Hypoglycemics are drugs that lower blood glucose (blood sugar) levels. They were first discovered because these drugs produced lower blood sugars as a side effect. (It is not widely known, but many modern drugs are “discovered” because while they were initially used to treat one condition, they produced side effects that were useful for other conditions…in other words, they were discovered essentially by mistake!)
The first class of hypoglycemic that were developed during the 20th century were the monoguanidines and the biguanidines—the biguanides are still commonly prescribed today and include Metformin. Sulfonylurea drugs (including Glipizide and Tolbutamide) and other classes such as the Thiazolidinediones, the DPP-4 inhibitors, the GLP-1 inhibitors and others followed.
For a good deal of the 19th and 20th centuries, diabetics who required insulin relied on insulin derived from cows or pigs. Vey luckily, nature is pretty conservative when it comes to the types of molecules it uses—in other words, if one substance works in one species, it is likely to work in another species in much the same way—nature doesn’t spend a lot of time re-inventing a wheel that already works pretty well! Cow insulin differed from human insulin in only 3 places (3 different amino acids, the basic building blocks of a protein such as insulin). Pig insulin differed in only one place. While insulin from cows and pigs usually worked very well, there were significant numbers of people who developed immune responses, making the insulin less effective. This lead to the development of recombinant-DNA based production of human insulin. In this process, the human gene that codes for insulin is inserted into bacteria—the bacteria are then essentially turned into insulin-making factories.
The Development of Lab Tests for Diabetes Diagnosis and Management
Lab tests for glucose (blood sugar) have been known for some time, but monitoring for patients with diabetes was complicated until the development in 1965 of a home blood sugar testing strip. Since that time, the medical device industry has improved monitoring to the point where anyone with a blood glucose monitor can get an accurate and inexpensive test of their blood sugar at any time of the day or night.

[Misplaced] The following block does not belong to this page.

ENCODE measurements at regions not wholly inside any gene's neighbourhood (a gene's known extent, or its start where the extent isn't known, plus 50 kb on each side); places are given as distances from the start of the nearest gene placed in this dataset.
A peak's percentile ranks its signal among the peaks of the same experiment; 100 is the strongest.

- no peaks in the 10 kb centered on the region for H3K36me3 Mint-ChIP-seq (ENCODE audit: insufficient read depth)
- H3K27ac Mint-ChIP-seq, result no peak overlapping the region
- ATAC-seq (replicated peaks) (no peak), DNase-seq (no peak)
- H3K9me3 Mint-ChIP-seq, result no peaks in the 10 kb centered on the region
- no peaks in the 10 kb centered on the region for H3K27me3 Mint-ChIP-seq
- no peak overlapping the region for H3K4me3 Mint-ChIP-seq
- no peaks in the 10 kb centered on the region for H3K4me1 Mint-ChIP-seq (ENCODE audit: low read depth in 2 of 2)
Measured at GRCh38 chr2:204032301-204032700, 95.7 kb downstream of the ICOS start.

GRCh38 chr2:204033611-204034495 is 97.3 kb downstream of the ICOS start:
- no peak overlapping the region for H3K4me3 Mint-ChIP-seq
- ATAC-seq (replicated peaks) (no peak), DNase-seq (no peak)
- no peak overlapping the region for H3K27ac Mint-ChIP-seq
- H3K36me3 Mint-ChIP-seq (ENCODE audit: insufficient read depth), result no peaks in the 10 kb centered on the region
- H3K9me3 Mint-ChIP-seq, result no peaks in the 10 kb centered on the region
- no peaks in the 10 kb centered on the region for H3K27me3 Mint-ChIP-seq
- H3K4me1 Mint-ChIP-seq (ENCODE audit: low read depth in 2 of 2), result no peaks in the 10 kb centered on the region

Also during the 1960s, the discovery of a form of glycosylated hemoglobin, A1c, lead to the development of a test which was able to streamline monitoring the average blood sugar levels for the past 3 months. Glycosylated hemoglobin is a form of hemoglobin (the oxygen carrying molecule in the red blood cells) that has sugar molecules chemically attached to it. As red blood cells age (they survive on average, for 3 months) the hemoglobin picks up sugar molecules from the blood—the more sugar in the blood, the greater the number of sugar molecules attached to hemoglobin. This characteristic allows a physician to monitor how well a person is controlling their blood sugars and is valuable as a diagnostic lab test as well.
Current Status of Diabetes Research
Currently, the emphasis of much of the research is on the development of more hypoglycemic agents to control diabetes. This, however, is a treatment, not a cure. Research into a cure for diabetes centers around pancreas and islet cell (the cellular source of insulin) transplants. As with all transplants, the key is to find a way to reduce rejection of the tissue. With the completion of the Human Genome Project in 2003, it is hoped and believed that a better understanding of the genetics of diabetes may lead to better methods of detection, treatment and prevention.3
A good deal of current research goes into prevention of diabetes. Methods of prevention are actually well known and include improving an individual’s diet, nutrition and level of physical fitness and activity. In a study begun in 1993, three approaches to prevention and treatment were studied.3 3,234 obese patients with signs of prediabetes were treated with:
1. “Intensive” dietary, nutritional and exercise-based lifestyle modifications and no medications
2. Metformin plus standard care (monitoring blood glucose, A1c levels, moderate dietary and lifestyle modifications)
3. Placebo plus standard care (monitoring blood glucose, A1c levels, moderate dietary and lifestyle modifications)
In the first group, the “intensive” dietary, nutritional and exercise-based lifestyle group, 14% developed diabetes. This was in contrast to 29% of the placebo group and 22% of the metformin- treated group who developed diabetes. The study clearly indicated that losing weight, eating healthy foods and exercising routinely could drop the risk of diabetes by about half.
Today, with the world-wide adoption and spread of western dietary habits, obesity and diabetes is reaching epidemic proportions.3,5 While research in the prevention and treatment of diabetes continues, the fact is that we know how to prevent diabetes. Utilizing and “spreading the word” about prevention is critical, however. Diet, nutrition and exercise can prevent diabetes in many, if not most people. According to the National Institute of Diabetes and Digestive and Kidney Diseases (NIDDK): “You don’t have to knock yourself out to prevent diabetes. The key is: small steps that lead to big rewards.”6
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- Principles of Diabetes Mellitus, 2nd ed. Poretsky, L. (ed) The Main Events in the History of Diabetes Mellitus, Springer, 2010.
- Sanders, LJ., From Thebes to Toronto and the 21st century: An Incredible Journey.Diabetes Spect. 2002;15:56-60.